Column Memories linger but Judases leave our fair city

The Judases, who stomped on our hearts in January, had their final practice here Thursday in the hole in our body.
Being a practice hater, it was the last one I had a chance to miss.
They’re (mostly) gone now. Officially. The Last Minicamp came. And went. And so did they.
Mostly moving-vanned out to L.A. As though they put their house up for sale after entertaining their neighbors for so long and many of their friends who wanted them to stay don’t like who has made the first bid to move in next door.
But the souls of the San Diego Chargers remain. In memorium.
They are like our first love. Can you really totally forget your first love?
I can’t. Maybe if I tried I could forget them. But I don’t want to. I spent a whole lot of my life around this team. Moving 120 miles isn’t far enough away to erase them. For me.
My dad took me to their first game in Balboa Stadium. So I’m supposed to forget that? How?
It’s almost Biblical. Their body is gone, but their soul remains.
In 1982. Training camp opens at UCSD. After a very memorable year of covering the other deserters, the Clippers, it was my first day on the Chargers beat for the late, lamented Evening Tribune.
I didn’t know squat about the organization. I had covered Don Coryell some when I wrote for the Daily Aztec at San Diego State. But there would be times when Don was so deep in his X’s and O’s that he didn’t recognize me after I covered him every day for two years.
My second year on the beat, we’re in Seattle with the team, staying at an airport hotel with glass outdoor elevators. Game day. I get on the elevator to go down to breakfast at 8 a.m. It stops a few floors down and Don gets on. I’m facing the door. Just we two all the way down. He stares over my shoulder. The elevator hits the lobby. He turns and gets off. Didn’t even acknowledge my existence.
Game Day Don Coryell. Good man. Great coach. By then I had known him 14 years. I cracked up.
Team publicist Rick Smith, my newspaper idol growing up, had been on the Tribune sports staff covering the Chargers when I first started on the paper. But I was a copy kid then, a rank amateur, and Rick left the staff a few months later for a PR job with the Warriors that paid better than sportswriter dough.
When the first practice ended, I asked trainer Ric McDonald a question (can’t talk to trainers anymore), and he was snippy with me, obviously trying to get superior with the rookie. I told him to (something) off. We got along fine after that.
Dan Fouts was coming off the field and I introduced myself. He said: “Let’s take a ride.” I thought it was some kind of mob thing and he was Don Fouts. That it was to be a “Leave the gun, take the cannoli” kind of ride, and I was Paulie.
We climbed into Dan’s little Mercedes and drove around campus for a half hour. Chatting. He wanted to get to know me. He was a genuine pain in the ass and relished being in charge, the greatest leader I’ve known in sports.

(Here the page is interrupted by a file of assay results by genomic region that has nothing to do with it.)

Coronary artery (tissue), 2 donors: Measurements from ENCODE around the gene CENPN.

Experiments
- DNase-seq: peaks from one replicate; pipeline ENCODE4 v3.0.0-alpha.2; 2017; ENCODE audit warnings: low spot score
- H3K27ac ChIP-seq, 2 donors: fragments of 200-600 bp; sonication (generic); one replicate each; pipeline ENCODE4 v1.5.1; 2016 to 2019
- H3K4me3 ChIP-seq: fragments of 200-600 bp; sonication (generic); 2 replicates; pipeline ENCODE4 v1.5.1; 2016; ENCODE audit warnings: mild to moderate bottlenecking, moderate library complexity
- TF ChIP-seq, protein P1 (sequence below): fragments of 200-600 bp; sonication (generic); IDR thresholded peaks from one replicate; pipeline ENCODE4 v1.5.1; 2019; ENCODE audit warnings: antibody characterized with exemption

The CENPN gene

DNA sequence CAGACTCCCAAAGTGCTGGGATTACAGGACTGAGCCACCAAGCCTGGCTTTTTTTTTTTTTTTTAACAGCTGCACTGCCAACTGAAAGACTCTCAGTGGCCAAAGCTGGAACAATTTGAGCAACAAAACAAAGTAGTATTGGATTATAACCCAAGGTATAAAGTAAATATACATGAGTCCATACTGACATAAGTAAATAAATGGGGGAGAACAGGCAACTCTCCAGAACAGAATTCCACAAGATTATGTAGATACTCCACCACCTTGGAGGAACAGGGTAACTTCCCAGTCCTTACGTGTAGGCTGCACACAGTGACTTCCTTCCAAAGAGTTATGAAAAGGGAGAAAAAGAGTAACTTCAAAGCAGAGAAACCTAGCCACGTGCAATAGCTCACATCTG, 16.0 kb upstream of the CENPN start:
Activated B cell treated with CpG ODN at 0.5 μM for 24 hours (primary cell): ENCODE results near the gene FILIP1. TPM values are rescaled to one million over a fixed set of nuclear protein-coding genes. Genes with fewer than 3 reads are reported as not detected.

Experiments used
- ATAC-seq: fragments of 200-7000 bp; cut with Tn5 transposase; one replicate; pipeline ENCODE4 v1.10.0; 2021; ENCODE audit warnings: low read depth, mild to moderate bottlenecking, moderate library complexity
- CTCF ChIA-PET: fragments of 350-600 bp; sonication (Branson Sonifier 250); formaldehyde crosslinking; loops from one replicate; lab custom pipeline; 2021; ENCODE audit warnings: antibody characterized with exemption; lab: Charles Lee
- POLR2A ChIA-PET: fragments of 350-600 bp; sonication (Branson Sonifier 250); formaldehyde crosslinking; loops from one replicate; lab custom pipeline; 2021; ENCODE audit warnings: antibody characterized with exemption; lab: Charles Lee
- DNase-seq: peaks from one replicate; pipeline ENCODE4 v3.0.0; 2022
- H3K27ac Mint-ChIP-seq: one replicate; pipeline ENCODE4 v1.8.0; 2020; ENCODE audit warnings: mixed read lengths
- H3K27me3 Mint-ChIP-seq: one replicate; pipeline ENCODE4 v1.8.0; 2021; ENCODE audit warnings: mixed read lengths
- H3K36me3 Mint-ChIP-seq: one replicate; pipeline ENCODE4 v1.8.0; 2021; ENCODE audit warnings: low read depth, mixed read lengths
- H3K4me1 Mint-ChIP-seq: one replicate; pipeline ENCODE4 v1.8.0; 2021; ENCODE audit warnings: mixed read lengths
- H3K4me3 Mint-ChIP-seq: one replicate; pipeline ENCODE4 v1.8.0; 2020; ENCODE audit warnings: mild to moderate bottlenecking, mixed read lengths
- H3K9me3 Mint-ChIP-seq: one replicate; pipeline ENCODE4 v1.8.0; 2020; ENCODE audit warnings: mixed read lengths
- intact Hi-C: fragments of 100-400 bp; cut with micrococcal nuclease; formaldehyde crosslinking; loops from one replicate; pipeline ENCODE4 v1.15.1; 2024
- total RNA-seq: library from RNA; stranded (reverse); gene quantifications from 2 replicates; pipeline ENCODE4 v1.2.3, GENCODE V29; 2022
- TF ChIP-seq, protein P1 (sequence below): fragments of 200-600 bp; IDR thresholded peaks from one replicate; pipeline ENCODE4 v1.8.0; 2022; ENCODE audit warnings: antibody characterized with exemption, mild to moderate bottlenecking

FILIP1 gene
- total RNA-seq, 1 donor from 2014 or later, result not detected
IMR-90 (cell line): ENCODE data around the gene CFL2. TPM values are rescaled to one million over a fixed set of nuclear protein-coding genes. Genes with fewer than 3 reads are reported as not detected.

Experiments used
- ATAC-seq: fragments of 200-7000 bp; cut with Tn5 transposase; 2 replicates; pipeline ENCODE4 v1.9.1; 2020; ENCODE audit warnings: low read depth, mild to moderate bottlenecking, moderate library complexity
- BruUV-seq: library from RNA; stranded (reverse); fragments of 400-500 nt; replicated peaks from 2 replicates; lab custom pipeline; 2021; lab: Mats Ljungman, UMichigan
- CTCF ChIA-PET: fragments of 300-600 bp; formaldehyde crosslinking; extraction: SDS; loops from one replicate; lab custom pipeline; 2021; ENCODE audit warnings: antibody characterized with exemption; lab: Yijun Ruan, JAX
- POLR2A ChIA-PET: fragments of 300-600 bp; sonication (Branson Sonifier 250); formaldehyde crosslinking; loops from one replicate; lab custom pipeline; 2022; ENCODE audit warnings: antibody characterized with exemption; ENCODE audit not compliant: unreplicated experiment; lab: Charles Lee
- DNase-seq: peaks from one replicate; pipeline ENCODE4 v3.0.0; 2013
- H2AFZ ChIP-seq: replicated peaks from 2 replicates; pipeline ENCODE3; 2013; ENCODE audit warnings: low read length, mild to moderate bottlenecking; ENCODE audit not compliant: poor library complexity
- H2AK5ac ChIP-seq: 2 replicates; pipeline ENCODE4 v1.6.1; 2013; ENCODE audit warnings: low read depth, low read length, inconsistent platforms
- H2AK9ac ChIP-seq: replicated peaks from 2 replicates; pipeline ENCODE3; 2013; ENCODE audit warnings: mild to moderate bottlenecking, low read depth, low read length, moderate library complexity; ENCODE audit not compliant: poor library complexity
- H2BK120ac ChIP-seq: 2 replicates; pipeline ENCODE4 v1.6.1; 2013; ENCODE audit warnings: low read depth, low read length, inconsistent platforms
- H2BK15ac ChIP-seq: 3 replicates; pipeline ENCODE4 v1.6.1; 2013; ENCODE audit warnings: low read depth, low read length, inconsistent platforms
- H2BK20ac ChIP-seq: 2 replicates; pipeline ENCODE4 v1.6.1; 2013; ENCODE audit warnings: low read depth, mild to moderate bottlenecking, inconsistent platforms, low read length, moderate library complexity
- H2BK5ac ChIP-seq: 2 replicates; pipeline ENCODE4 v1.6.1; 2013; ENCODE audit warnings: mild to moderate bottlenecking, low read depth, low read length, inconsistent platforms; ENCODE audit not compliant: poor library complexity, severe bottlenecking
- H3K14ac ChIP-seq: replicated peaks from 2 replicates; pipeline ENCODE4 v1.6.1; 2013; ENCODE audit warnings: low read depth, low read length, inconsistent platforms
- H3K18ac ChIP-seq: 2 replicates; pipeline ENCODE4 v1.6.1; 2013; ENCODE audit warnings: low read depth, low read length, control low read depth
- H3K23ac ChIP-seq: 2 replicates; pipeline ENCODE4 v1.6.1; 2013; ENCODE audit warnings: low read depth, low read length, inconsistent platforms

He ran the organization. But he Nick O'Leary Womens Jersey was a struggle for sportswriters, especially after games, when it took him so long to come down from his game high, win or lose. But from that Mercedes ride on, he always was OK with me.
We were in San Francisco, that first year, a strike year, and Fouts and Joe Montana had a gun battle, becoming the first two NFL QBs to throw for more than 400 yards in a game. Chargers won. Afterward, at his locker, Dan told a reporter to “get that (bleeping) microphone out of my face.” It was his dad, long a voice of the Niners.
So I’m just supposed to forget that, supposed to forget Fouts coming up to me the next year, on the plane ride back from Miami after they got their butts kicked in the playoffs (he’d thrown five picks), and telling me he didn’t see me in the locker room (overcrowded) and asked if I needed anything?
Am I supposed to forget having lunch with Fouts years later at UCSD and discussing the John Jefferson trade? Dan loved JJ, who saved him more than once. The team got Wes Chandler to replace Jefferson. Fouts said that, after Chandler’s first practice, Charlie Joiner came up to him and asked: “What did you think?” Dan’s reply: “We got a better player.”
After Lance Alworth, probably the greatest receiver ever, Chandler is the second-best Chargers wideout. Brilliant. That strike year, 1982, he had the best half-season in history. Check it out.
Wes was remarkable. He was so athletic he could use both hands to play against himself on video games. He broke 80 the first time he played golf.
Kellen Winslow, such a great tight end, so smart, so media-savvy.
The late Chuck Muncie, so troubled, such a good guy. Was LaDainian Tomlinson a better back? I’ll never say that. Certainly not as gifted. Ed White. Great player. Better man. Big Hands. Louie. Moosie.
Moments. Memories. Tales, long and short.
I could write a thousand columns like this. I’ve only touched on the beginning of my association with the team, not even getting into Ramon Humber Kids Jersey coaches, GMs and owners, where there are more stories than a skyscraper.
But, physically, they are (mostly) gone now. And we are an emptier place.
If you don’t think so, wait until September. Souls cannot play.

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